In the wake of several major casino closings in Atlantic City, New Jersey leaders, including Governor Chris Christie, are “hoping sports betting can end Atlantic City’s losing streak,” according to a September 9 article in the Washington Post. The article reports that the Governor’s office has filed a motion in U.S. District Court and issued a statewide “directive” that would allow casinos and racetracks to offer sports betting “without fear of criminal or civil liability.”
A statement posted on the official website of Governor Christie’s office said the directive was issued after a ruling in the Third Circuit Court of Appeals confirmed that the state is free to remove restrictions against sports betting if it desires to do so. Although Governor Christie consistently has supported the authorization of sports betting, he vetoed a bill to approve the activity because he feared it would violate the federal Professional and Amateur Sports Protection Act (PASPA). The Third Circuit decision found that nothing in PASPA would prohibit the state from removing its own prohibition against sports wagering.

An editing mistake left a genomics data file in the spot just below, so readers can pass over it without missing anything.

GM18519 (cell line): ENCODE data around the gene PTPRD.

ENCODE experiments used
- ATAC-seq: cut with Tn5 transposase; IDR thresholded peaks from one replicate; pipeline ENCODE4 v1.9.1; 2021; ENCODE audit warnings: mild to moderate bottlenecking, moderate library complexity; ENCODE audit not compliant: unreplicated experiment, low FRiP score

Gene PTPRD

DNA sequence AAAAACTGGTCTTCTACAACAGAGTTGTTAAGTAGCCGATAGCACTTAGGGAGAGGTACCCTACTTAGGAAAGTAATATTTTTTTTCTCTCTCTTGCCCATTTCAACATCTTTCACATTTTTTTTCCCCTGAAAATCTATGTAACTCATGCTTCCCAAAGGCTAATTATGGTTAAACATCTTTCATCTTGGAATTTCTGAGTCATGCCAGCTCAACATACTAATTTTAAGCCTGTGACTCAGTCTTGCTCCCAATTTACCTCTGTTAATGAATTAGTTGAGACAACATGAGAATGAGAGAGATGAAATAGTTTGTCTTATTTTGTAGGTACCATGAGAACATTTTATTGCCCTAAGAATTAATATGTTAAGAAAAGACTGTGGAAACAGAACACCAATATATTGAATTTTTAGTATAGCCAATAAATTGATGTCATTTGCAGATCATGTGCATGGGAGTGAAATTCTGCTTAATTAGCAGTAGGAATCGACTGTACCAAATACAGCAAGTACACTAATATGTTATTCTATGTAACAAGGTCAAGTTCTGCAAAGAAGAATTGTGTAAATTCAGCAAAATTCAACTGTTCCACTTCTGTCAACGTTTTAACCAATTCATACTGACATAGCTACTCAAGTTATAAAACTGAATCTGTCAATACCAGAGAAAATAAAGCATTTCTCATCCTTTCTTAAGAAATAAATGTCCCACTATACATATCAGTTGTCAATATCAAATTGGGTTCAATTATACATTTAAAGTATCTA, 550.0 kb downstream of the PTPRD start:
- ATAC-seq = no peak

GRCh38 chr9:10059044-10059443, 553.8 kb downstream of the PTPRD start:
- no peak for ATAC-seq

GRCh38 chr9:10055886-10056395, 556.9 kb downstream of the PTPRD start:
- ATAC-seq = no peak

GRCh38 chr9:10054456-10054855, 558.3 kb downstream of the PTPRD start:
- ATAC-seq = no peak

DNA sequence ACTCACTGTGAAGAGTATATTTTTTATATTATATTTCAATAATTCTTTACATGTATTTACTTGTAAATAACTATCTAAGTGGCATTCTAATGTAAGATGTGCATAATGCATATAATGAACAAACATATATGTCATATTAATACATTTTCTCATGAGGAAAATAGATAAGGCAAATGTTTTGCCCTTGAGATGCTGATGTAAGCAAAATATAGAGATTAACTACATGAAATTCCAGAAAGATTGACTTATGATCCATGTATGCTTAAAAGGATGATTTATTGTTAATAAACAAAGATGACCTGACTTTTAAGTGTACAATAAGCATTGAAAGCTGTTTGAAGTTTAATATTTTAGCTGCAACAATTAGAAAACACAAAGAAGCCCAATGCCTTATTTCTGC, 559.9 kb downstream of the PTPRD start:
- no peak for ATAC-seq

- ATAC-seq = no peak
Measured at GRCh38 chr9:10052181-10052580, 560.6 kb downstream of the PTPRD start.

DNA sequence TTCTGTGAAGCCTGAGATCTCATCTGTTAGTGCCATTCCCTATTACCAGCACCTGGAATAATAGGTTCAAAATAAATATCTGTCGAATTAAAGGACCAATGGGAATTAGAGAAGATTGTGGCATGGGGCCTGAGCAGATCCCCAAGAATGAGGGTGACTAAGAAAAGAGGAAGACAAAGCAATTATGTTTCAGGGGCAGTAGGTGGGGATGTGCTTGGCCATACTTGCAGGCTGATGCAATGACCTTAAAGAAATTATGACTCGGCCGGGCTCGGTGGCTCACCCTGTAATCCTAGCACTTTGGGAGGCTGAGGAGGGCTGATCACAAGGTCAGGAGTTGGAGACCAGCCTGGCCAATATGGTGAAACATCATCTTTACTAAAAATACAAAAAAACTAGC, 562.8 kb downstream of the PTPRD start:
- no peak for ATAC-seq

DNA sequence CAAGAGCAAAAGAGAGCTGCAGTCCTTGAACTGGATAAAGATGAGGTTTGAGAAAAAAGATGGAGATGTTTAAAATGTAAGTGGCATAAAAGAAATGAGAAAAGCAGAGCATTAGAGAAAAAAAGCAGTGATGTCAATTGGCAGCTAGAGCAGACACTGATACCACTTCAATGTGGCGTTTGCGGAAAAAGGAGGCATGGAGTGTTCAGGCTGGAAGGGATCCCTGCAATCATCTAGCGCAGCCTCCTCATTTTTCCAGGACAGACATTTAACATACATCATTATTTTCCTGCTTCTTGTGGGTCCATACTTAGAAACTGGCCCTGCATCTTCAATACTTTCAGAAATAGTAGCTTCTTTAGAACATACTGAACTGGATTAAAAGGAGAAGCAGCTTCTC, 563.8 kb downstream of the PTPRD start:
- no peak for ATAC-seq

A slow economic recovery and increased competition in neighboring states have been blamed for the closing of three Atlantic City casinos and the loss of 5,900 casino jobs so far this year. Gambling revenues in the city have dropped by 45 percent since 2006, the Post reports.